"Fifth Amendment Rick," Governor Scott, stated in inept defense of his Fourth Amendment violation, "Many Floridians are required to take drug tests in their workplace and it is only right for state workers paid with taxpayer funds to be required to do the same." "Fifth Amendment Rick" Scott reckons that because some nosy-parker private sector employers (like Morris Communications and the St. Augustine Record) insist on drug tests for all employees, that he should too. That's specious illogic, pandering to anti-libertarians.
If a state government employee's function is safety-related or in law enforcement, the government can already legally ask him or her to take a drug test. So what's the fuss about? Demagoguery and control.
Why waste money on such invasive, intrusive, overbearing, foolishness? Perhaps because drug tests can be abused to indicate false positives for ethical employee whistleblowers -- in one federal case, a drug testing company was convicted of arranging for such false positives, on demand, for employees of Superfund hazardous waste disposal sites.
Governor Scott told the U.S. Court of Appeals that "state employees have a diminished privacy interest," so Scott somehow supposes he has suzerainty to make them pee in a cup. How demeaning and demoralizing. What errant nonsense.
If Scott appeals to the Supreme Court, let it be on his own dime, not ours – he spent $78 million of his own money to get elected, buying the office with crazy bigoted TV ads, including one about a mosque in Manhattan.
Our State of Florida has been the source of a good many Supreme Court decisions, including Chambers v. Florida (1940), where four African-Americans were wrongfully convicted of murder, Justice Hugo Lafayette Black (former Alabama Senator and onetime Ku Klux Klan member) wrote for the Supreme Court: “We are not impressed by the argument that law enforcement methods such as those under review are necessary to uphold our laws....The Constitution proscribes such lawless means irrespective of the end. And this argument flouts the basic principle that all people must stand on an equality before the bar of justice in every American court. Today, as in ages past, we are not without tragic proof that the exalted power of some governments to punish manufactured crime dictatorially is the handmaid of tyranny. Under our constitutional system, courts stand against any winds that blow as havens of refuge for those who might otherwise suffer because they are helpless, weak, outnumbered, or because they are nonconforming victims of prejudice and public excitement."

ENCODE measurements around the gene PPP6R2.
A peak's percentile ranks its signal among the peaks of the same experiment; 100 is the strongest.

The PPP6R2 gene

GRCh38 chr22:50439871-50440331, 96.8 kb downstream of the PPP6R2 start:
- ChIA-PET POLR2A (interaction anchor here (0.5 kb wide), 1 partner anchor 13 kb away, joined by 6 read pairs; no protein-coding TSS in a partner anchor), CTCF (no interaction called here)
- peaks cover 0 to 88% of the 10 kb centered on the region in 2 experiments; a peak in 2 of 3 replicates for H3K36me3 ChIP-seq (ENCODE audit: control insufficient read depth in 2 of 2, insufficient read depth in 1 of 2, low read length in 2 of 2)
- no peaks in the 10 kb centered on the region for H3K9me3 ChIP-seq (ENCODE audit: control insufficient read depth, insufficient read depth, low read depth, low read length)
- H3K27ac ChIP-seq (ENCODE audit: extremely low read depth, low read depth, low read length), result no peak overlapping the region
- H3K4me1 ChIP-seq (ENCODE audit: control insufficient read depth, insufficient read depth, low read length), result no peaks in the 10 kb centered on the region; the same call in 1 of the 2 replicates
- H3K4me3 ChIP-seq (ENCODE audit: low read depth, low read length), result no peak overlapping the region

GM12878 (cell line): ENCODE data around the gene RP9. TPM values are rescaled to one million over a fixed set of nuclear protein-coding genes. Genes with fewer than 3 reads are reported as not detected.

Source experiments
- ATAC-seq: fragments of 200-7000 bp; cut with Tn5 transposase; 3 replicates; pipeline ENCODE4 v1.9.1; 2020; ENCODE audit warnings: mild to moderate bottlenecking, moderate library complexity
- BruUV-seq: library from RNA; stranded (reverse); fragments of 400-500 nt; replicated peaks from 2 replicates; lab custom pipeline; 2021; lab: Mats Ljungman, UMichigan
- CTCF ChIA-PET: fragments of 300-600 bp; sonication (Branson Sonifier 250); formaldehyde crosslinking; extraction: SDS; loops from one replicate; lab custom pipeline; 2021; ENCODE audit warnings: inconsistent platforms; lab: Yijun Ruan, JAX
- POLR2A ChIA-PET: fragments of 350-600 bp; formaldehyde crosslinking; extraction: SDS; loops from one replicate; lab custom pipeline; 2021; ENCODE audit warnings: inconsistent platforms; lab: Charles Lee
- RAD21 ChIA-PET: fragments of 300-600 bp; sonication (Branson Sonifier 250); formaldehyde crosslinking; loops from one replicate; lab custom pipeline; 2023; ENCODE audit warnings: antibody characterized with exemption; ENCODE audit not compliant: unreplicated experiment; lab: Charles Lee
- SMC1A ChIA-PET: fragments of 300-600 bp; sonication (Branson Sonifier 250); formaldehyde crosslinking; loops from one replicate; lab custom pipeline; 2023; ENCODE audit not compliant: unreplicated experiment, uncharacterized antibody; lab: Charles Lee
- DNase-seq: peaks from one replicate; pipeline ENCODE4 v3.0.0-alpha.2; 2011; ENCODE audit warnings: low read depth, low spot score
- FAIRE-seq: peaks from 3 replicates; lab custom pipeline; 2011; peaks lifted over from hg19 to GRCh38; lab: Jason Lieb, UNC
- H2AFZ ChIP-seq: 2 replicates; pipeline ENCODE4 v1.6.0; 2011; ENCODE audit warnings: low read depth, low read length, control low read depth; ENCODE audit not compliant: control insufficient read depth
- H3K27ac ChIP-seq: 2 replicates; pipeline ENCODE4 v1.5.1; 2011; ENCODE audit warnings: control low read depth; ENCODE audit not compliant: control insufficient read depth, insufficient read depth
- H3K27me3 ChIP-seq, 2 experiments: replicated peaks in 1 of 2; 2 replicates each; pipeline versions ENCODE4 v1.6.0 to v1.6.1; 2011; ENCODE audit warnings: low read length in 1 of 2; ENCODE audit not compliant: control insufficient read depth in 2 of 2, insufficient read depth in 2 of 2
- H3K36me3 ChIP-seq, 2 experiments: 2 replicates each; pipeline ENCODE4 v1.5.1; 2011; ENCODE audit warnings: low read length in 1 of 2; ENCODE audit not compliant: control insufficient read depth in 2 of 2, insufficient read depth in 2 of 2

Under our Fourth Amendment, requiring drug tests for all state employees is unconstitutional. Don't take my word for it, read the 61-page May 30, 2013 Eleventh Circuit Court of Appeals decision in AFSCME v. Scott.
South Carolina Democratic Senator Ernest "Fritz" Hollings was once pestered by a Republican challenger who demanded Hollings take a drug test. "I'll take a drug test when he takes an IQ test," Senator Hollings said. The challenger never took an IQ test. I was reminded of that bon mot upon reading the Eleventh Circuit decision. Shall we ask Governor Scott to take an IQ test? He definitely flunks the laugh test.
What do you reckon?